In plant terminology, a rosette is a cluster of basal leaves emerging from a point near the ground. Instead of being spaced along a stem, a plant with a rosette form will have a thick cluster of leaves on the ground, arranged somewhat like that of the petals in a rose. A good example of a rosette plant is a head of lettuce.

Since it takes little energy to grow as a rosette, plants will often use this form to store energy in harsh environments or disturbed areas. Since being compact and low to the ground conserves water, plants in dry areas also often have this form. And rosette plants can often avoid predation by herbivores, either by staying out of view, or with a few well-placed spines.

Obviously, a plant must eventually produce flowers to reproduce itself, so a rosette plant will usually have to expand past its basal leaves to survive. Some plants, such as cabbage and many common weeds, 'bolt' into a more upright form before flowering. Other plants, such as 'cliff lettuce' and many other succulents, will send up spikes of flowers above the rosette of leaves.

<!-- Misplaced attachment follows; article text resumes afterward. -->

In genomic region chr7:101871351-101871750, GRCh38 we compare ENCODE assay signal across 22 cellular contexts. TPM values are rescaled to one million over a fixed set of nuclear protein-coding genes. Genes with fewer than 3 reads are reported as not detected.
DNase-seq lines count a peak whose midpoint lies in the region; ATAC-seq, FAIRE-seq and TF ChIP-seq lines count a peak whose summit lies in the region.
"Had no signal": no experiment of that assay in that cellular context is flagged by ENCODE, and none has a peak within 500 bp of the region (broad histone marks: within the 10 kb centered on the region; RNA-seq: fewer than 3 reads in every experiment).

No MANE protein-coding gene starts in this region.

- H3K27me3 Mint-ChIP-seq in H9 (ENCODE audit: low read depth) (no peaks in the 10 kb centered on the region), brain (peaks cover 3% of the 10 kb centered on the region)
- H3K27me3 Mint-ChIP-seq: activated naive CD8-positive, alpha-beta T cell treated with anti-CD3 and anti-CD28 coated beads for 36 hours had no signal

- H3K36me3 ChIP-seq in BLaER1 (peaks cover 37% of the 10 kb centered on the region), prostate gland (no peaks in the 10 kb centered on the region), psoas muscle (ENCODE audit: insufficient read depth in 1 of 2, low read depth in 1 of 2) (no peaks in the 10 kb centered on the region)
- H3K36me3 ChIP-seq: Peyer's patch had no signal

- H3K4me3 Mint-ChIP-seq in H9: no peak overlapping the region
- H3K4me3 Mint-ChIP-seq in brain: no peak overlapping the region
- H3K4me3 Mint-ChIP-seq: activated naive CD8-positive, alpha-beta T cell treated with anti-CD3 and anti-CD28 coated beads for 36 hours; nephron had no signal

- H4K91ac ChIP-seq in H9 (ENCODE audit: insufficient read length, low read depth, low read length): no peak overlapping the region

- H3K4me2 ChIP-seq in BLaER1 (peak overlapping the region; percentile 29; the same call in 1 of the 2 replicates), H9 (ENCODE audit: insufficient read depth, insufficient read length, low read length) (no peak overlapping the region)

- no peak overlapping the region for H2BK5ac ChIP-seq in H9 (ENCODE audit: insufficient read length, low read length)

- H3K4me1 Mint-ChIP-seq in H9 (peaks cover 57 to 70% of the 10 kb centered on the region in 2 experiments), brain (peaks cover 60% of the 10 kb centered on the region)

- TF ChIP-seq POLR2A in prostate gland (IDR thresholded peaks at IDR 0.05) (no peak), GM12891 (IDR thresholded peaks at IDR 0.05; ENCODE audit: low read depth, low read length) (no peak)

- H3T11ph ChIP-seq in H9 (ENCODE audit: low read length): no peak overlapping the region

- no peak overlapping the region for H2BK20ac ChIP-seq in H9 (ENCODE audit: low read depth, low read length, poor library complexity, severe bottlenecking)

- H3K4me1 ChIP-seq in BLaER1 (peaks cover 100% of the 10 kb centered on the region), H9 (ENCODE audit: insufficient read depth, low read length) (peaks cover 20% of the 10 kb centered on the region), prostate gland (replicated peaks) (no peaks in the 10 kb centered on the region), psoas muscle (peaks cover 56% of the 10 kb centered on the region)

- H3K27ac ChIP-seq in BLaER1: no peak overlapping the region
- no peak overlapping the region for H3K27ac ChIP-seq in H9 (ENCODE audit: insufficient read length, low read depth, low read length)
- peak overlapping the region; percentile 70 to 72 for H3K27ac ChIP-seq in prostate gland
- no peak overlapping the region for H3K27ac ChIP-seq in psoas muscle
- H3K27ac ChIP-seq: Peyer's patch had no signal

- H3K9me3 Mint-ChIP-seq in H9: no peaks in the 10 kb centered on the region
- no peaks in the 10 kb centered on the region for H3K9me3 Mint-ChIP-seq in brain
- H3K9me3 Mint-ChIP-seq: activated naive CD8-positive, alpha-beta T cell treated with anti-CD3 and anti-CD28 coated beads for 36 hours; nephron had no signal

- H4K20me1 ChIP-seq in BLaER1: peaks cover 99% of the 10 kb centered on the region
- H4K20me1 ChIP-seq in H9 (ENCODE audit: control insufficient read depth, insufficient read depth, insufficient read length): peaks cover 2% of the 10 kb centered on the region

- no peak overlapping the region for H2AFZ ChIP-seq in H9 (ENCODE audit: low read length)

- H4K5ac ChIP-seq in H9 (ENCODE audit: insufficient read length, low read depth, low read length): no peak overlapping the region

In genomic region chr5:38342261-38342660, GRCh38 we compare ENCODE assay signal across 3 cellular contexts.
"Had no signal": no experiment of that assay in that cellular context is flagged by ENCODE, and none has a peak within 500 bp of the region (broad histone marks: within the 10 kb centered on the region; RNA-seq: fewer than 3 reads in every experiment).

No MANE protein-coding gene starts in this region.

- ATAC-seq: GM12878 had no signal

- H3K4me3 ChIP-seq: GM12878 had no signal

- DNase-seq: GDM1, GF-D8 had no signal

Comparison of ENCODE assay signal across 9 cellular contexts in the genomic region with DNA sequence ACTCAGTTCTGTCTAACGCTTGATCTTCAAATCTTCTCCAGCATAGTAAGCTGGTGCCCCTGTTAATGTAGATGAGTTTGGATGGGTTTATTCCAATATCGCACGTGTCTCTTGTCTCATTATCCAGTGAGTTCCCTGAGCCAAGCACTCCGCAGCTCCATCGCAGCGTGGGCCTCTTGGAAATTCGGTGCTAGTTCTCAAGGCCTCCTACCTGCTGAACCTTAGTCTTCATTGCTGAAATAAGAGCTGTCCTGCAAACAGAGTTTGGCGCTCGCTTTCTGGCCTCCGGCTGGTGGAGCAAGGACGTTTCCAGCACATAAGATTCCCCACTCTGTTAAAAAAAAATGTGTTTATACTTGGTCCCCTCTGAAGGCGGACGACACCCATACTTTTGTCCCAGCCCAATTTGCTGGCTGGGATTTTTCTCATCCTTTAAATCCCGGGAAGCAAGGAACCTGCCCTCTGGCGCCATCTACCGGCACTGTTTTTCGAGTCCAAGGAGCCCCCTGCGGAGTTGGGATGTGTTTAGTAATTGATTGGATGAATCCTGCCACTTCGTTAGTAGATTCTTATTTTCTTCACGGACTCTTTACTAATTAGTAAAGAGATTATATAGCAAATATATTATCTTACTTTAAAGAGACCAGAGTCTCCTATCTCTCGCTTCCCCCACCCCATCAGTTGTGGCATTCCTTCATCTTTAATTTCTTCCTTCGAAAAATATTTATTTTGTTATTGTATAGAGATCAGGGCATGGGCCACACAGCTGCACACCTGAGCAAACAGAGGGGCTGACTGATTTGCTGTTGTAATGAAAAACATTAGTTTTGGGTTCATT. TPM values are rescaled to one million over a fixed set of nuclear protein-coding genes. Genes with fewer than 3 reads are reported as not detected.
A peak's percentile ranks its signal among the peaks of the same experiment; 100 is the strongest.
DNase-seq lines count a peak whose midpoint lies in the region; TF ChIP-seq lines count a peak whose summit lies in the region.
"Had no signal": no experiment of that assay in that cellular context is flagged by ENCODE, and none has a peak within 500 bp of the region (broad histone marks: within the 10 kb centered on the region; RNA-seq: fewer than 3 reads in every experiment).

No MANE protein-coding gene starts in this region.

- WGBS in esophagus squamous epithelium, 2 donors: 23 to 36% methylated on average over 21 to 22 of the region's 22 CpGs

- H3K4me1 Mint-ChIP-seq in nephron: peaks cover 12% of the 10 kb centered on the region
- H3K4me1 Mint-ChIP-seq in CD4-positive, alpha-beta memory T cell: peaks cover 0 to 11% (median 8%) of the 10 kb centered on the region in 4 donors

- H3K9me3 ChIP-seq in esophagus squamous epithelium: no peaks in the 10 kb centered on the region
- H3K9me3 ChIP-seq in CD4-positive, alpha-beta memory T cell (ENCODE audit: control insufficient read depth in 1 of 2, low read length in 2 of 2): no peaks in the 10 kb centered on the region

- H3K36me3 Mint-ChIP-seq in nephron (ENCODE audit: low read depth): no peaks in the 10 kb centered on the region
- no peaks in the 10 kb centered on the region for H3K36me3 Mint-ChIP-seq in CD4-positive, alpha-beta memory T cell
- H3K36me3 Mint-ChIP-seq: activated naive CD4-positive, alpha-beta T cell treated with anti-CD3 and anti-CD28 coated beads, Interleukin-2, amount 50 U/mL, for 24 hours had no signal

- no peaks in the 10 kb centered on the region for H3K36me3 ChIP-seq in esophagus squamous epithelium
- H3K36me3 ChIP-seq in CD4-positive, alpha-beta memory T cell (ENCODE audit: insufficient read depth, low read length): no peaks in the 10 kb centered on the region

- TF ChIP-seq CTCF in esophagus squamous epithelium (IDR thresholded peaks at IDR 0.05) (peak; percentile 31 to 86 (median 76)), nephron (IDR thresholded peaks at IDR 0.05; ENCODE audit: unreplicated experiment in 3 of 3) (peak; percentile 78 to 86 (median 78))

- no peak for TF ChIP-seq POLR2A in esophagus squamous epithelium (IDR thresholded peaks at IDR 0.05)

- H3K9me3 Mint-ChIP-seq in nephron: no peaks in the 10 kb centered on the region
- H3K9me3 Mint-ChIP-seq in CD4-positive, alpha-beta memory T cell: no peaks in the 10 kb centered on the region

Ro*sette (?), n. [F., dim. of rose a rose. Cf. Roset.]

1.

An imitation of a rose by means of ribbon or other material, -- used as an ornament or a badge.

2. Arch.

An ornament in the form of a rose or roundel, -much used in decoration.

3.

A red color. See Roset.

4.

A rose burner. See under Rose.

5. Zool. (a)

Any structure having a flowerlike form; especially, the group of five broad ambulacra on the upper side of the spatangoid and clypeastroid sea urchins. See Illust. of Spicule, and Sand dollar, under Sand.

(b)

A flowerlike color marking; as, the rosettes on the leopard.

 

© Webster 1913.

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